Ocean anoxia, organic productivity, and perturbations of the Earth System as drivers of organic-matter preservation events and source rock deposition

OERA Webinar Silva
September 24, 2020

Dr. Ricardo L. Silva
Postdoctoral Fellow, Trinity College Dublin, The University of Dublin, Ireland

Some of the most relevant Jurassic and Cretaceous intervals of enhanced preservation of organic matter (OM), such as the Toarcian Oceanic Anoxic Event (T-OAE) or the Early Aptian OAE 1a, are being intensively investigated to constrain the mechanisms and feedback processes controlling oceanographic, biological, and climatic changes during past global environmental perturbations.

However, it is increasingly evident that OM preservation and burial, even when associated with widespread carbon sequestration events such as the T-OAE or OAE 1a, was modulated by local geography, bathymetry, climate, ocean chemistry, nutrient supply, biological communities and, consequently, the local depositional environment.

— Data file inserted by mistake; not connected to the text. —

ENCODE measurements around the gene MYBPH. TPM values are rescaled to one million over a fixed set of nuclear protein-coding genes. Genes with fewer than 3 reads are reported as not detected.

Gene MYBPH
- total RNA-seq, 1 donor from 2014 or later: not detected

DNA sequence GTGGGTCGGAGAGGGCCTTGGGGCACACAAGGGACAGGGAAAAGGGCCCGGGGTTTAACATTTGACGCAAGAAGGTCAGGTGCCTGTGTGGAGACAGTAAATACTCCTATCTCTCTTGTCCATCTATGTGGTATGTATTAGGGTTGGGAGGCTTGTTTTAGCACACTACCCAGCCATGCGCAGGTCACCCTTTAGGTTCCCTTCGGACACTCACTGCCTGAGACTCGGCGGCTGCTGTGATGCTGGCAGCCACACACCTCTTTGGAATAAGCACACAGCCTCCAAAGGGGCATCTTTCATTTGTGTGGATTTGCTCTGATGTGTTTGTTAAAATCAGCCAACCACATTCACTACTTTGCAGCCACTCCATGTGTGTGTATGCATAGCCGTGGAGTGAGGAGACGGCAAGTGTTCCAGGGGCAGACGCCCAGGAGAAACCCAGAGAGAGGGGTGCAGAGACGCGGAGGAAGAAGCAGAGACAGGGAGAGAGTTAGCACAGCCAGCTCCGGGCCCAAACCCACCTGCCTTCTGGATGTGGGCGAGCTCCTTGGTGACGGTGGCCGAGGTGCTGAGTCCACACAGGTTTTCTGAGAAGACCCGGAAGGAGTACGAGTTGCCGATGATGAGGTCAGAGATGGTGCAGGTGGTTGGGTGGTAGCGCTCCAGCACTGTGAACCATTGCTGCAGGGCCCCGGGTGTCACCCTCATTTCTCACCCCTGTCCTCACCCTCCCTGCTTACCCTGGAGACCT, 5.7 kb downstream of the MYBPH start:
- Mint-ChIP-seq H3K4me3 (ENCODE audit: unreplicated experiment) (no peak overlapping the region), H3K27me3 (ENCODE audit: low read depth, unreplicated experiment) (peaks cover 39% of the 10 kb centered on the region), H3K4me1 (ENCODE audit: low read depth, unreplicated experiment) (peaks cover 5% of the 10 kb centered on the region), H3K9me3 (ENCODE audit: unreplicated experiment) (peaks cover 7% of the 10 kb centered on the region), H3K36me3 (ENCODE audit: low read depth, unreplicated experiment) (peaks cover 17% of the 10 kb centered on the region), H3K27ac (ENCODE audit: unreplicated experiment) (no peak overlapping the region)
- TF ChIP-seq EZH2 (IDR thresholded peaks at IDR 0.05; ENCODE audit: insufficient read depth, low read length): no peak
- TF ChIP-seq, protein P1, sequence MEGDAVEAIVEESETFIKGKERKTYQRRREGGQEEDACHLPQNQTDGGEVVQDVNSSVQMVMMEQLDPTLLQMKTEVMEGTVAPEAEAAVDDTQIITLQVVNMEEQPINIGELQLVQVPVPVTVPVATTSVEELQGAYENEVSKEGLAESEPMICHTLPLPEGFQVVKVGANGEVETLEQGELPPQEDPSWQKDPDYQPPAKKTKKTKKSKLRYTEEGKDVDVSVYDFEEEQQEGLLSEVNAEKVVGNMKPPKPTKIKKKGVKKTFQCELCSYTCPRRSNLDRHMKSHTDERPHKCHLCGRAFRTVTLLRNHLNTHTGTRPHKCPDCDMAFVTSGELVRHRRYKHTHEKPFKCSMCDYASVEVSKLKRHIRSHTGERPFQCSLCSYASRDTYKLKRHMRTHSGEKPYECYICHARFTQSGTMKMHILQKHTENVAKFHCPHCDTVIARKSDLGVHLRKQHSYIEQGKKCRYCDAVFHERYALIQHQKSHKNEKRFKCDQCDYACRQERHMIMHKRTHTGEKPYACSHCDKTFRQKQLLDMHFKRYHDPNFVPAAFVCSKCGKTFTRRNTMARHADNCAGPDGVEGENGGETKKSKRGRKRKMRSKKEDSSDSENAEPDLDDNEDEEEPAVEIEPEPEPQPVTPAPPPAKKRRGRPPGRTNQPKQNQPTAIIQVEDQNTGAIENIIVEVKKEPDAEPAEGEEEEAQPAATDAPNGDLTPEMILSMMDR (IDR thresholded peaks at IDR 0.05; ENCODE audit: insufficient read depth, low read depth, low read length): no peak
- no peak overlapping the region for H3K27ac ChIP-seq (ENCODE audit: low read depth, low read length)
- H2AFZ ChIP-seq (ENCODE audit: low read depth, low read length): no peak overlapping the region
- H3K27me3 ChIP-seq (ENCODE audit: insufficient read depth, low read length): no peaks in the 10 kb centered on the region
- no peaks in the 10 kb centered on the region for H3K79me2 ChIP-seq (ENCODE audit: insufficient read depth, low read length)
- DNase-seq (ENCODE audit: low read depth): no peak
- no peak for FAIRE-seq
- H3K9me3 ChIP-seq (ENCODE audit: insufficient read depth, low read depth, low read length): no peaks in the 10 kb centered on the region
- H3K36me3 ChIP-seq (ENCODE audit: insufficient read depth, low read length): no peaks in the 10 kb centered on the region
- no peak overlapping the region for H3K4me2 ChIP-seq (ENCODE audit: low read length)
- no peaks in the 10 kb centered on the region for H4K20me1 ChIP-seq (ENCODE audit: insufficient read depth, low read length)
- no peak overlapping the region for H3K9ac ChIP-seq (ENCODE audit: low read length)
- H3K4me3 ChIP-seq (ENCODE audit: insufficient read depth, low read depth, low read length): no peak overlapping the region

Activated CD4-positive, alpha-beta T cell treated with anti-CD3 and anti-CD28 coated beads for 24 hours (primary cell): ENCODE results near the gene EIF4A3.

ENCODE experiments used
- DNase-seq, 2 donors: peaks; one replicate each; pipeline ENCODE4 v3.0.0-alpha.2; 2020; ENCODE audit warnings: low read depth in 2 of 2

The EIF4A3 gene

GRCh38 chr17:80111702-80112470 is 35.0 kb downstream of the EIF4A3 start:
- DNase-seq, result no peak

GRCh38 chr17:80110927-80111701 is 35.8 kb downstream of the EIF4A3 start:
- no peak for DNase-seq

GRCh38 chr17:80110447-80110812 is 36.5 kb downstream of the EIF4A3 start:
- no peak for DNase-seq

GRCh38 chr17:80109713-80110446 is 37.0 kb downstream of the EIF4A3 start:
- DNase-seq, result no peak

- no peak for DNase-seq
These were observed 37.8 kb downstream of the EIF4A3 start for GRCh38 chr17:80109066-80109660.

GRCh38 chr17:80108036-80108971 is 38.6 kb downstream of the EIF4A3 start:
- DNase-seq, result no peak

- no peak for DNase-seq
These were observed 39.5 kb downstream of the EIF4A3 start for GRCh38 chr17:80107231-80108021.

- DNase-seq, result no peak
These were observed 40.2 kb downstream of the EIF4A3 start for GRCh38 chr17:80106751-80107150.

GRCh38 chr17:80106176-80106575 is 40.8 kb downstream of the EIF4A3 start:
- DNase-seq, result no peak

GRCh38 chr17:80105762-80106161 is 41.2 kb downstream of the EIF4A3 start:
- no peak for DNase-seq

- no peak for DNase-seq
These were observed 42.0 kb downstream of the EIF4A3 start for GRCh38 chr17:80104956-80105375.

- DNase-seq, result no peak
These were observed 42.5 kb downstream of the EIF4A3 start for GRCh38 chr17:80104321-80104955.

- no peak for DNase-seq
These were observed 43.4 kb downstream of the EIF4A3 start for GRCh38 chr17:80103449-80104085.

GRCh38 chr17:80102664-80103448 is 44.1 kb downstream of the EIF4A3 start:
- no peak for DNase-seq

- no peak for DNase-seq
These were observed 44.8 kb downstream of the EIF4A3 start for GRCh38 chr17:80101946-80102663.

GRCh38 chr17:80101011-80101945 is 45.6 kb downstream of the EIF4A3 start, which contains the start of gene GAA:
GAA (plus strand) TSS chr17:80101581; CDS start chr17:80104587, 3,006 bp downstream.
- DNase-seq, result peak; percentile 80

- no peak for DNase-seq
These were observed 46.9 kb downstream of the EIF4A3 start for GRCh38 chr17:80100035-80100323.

With many decades of research on the understanding of the processes leading to Jurassic and Cretaceous OM enrichment in marine and terrestrial sediments, much has been learned. Still, many open questions remain, especially relating to (1) determining the influence of local versus global factors in OM enrichment and (2) understanding the environmental and depositional constraints on OM production and preservation at a wide range of geological time intervals. In this presentation, I will discuss the interrelationship of OM preservation with the global carbon cycle and large-scale perturbations of Earth System components and how these could have been recorded on the Scotian Margin. Understanding how these worldwide events affected an area is of major relevance for the petroleum industry because they are usually associated with high-quality petroleum source rocks.